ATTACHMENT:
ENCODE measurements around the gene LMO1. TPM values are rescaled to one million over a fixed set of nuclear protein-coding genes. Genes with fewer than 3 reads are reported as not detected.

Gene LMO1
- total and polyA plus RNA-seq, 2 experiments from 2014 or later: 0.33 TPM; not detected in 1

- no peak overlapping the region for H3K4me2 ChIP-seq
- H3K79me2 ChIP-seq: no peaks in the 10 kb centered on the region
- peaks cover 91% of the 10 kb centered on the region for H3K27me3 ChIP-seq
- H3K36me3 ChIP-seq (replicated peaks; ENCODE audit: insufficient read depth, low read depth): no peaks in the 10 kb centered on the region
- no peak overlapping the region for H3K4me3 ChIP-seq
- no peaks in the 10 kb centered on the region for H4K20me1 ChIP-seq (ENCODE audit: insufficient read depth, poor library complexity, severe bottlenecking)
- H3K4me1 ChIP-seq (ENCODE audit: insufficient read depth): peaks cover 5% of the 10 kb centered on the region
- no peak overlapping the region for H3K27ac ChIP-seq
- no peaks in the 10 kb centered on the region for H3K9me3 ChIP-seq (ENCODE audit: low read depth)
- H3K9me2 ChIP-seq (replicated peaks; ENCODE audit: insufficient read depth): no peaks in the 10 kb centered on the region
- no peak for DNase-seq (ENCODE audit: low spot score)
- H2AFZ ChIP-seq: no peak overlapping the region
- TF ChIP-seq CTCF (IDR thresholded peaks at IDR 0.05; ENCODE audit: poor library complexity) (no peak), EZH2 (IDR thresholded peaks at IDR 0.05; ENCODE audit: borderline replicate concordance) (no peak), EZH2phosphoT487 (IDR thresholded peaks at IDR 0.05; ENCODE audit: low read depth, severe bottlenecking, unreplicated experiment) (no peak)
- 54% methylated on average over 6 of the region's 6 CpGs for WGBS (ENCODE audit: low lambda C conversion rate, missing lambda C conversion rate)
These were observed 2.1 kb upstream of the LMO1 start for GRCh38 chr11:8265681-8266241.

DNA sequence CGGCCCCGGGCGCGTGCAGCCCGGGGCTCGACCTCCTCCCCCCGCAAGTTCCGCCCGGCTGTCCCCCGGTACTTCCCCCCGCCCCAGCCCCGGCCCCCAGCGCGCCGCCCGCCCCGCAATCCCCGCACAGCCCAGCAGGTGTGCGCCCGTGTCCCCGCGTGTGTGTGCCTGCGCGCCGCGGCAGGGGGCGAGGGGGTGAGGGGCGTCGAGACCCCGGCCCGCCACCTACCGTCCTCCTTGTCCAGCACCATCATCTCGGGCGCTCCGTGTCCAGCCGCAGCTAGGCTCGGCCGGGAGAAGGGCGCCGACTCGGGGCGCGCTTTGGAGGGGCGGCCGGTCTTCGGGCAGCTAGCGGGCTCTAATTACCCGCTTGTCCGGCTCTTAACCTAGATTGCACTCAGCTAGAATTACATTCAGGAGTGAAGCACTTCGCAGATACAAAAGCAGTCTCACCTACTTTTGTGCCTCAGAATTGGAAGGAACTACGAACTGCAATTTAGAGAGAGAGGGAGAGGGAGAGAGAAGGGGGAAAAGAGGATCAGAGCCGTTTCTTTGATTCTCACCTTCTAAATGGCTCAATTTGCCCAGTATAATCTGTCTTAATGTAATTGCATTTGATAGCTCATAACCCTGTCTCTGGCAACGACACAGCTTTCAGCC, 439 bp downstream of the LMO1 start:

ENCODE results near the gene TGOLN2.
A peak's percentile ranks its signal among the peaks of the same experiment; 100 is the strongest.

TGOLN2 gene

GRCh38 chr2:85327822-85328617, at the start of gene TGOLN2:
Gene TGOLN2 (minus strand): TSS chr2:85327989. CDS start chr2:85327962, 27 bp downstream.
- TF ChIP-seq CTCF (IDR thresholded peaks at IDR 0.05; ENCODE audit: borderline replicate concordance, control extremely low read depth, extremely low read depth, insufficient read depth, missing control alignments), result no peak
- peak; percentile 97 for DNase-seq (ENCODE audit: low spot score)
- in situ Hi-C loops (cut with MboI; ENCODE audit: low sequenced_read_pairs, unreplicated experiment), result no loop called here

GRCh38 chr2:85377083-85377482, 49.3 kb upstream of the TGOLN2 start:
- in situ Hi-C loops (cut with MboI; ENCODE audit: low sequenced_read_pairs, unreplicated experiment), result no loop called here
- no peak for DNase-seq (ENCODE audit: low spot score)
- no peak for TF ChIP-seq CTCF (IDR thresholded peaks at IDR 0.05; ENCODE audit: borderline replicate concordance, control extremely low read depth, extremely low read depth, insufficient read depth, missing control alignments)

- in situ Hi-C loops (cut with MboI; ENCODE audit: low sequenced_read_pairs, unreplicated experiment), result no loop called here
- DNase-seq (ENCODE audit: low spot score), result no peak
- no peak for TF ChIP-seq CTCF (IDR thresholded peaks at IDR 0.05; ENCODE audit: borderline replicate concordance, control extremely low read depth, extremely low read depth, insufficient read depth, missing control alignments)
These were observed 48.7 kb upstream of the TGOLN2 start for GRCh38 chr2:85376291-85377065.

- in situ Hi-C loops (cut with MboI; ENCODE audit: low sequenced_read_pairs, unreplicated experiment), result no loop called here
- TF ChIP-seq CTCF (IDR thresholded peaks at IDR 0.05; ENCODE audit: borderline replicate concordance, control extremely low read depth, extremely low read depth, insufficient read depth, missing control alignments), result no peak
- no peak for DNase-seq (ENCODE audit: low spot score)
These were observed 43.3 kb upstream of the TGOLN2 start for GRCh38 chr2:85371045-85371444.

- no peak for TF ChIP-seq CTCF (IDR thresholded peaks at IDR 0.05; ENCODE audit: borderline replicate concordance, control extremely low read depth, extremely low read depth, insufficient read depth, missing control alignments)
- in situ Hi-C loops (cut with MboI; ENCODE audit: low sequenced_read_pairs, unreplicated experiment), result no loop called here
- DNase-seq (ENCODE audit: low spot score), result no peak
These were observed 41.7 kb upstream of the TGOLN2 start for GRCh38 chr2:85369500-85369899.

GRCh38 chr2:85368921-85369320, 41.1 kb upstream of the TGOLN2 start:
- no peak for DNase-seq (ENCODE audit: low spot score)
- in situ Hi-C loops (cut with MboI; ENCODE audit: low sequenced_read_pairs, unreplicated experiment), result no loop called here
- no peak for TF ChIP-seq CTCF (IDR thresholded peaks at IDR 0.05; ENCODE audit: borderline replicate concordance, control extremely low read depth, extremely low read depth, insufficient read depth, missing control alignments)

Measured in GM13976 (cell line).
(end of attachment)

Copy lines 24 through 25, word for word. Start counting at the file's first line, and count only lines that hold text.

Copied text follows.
Gene TGOLN2 (minus strand): TSS chr2:85327989. CDS start chr2:85327962, 27 bp downstream.
- TF ChIP-seq CTCF (IDR thresholded peaks at IDR 0.05; ENCODE audit: borderline replicate concordance, control extremely low read depth, extremely low read depth, insufficient read depth, missing control alignments), result no peak